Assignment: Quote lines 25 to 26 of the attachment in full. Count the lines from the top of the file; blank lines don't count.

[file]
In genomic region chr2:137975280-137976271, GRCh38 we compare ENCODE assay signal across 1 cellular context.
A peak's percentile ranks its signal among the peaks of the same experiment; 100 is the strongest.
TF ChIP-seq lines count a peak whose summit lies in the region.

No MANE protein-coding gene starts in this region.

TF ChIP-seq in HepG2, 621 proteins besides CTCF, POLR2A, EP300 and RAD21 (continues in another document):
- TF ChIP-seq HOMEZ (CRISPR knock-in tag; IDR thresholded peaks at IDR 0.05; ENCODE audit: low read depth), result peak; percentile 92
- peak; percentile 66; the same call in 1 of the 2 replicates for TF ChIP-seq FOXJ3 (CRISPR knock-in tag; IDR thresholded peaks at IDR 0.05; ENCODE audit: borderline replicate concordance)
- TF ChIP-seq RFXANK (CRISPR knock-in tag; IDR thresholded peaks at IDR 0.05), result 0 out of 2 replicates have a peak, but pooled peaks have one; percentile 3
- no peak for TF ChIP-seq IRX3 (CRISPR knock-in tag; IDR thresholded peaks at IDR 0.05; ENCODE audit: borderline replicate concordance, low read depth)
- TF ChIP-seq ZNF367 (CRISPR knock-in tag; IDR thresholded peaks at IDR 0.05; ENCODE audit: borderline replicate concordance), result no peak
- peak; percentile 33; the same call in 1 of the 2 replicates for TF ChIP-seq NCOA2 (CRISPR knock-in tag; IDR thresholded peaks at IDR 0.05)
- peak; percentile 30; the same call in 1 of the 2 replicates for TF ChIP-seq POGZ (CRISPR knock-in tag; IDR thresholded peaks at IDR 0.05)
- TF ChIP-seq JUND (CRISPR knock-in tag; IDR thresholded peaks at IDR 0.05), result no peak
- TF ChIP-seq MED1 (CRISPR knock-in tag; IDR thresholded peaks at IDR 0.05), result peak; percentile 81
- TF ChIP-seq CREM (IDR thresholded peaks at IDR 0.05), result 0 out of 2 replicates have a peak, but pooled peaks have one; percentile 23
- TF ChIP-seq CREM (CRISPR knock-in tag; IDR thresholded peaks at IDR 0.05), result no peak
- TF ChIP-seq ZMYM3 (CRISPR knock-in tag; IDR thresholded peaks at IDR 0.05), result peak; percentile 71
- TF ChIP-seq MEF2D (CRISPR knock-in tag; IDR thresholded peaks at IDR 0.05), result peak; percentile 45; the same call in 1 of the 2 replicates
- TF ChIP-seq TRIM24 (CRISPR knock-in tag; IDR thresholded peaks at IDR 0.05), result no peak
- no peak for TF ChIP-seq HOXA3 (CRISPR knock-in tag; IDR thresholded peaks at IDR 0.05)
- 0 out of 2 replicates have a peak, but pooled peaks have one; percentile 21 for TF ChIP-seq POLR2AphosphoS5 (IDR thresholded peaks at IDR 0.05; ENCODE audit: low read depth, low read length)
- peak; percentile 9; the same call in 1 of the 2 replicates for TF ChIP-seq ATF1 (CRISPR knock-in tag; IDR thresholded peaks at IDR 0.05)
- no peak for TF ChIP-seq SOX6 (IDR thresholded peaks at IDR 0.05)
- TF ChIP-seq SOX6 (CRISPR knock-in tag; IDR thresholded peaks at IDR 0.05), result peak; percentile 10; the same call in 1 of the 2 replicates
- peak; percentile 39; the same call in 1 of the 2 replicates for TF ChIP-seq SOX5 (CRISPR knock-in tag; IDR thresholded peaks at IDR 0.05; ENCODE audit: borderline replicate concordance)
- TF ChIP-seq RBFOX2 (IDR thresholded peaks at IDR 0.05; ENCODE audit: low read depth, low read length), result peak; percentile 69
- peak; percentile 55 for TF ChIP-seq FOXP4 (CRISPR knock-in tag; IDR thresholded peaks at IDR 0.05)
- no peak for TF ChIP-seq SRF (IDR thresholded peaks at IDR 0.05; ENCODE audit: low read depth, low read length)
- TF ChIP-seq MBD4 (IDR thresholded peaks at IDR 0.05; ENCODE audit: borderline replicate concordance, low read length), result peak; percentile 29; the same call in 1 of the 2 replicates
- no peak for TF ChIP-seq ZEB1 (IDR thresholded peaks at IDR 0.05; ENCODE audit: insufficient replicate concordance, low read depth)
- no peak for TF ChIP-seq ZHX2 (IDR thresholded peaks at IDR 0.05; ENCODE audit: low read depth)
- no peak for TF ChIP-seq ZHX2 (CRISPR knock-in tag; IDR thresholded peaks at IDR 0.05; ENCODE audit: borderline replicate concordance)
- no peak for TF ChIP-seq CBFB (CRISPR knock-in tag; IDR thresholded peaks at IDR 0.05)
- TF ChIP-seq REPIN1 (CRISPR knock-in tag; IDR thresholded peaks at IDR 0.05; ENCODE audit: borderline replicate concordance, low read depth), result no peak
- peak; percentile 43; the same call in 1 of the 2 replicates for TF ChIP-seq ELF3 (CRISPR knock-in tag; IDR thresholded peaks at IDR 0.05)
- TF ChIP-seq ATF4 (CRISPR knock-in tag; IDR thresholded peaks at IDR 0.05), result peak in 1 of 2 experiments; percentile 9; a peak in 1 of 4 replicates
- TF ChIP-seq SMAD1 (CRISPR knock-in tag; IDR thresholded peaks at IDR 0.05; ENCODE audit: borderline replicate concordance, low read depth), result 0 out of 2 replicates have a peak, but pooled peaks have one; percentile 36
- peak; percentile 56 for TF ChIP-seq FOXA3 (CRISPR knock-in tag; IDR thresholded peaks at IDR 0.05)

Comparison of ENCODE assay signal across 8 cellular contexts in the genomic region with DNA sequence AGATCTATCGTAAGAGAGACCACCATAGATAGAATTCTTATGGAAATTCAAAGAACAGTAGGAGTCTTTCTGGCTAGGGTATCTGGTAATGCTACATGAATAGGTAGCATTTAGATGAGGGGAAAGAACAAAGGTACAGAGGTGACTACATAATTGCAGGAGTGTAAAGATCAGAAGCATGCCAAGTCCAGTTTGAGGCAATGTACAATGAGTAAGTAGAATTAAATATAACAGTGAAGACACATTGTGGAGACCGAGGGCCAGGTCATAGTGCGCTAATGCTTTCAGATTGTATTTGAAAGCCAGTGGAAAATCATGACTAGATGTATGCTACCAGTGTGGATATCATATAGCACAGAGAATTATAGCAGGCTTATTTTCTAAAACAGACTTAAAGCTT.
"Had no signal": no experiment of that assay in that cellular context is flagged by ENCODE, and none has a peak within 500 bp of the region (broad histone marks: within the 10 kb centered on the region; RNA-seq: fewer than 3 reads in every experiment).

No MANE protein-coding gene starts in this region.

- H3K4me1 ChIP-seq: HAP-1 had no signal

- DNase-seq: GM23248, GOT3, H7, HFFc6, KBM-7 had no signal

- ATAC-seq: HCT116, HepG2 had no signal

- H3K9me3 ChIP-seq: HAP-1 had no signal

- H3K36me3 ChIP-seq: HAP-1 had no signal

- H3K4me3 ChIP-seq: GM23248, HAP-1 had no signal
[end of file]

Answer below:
- peak; percentile 39; the same call in 1 of the 2 replicates for TF ChIP-seq SOX5 (CRISPR knock-in tag; IDR thresholded peaks at IDR 0.05; ENCODE audit: borderline replicate concordance)
- TF ChIP-seq RBFOX2 (IDR thresholded peaks at IDR 0.05; ENCODE audit: low read depth, low read length), result peak; percentile 69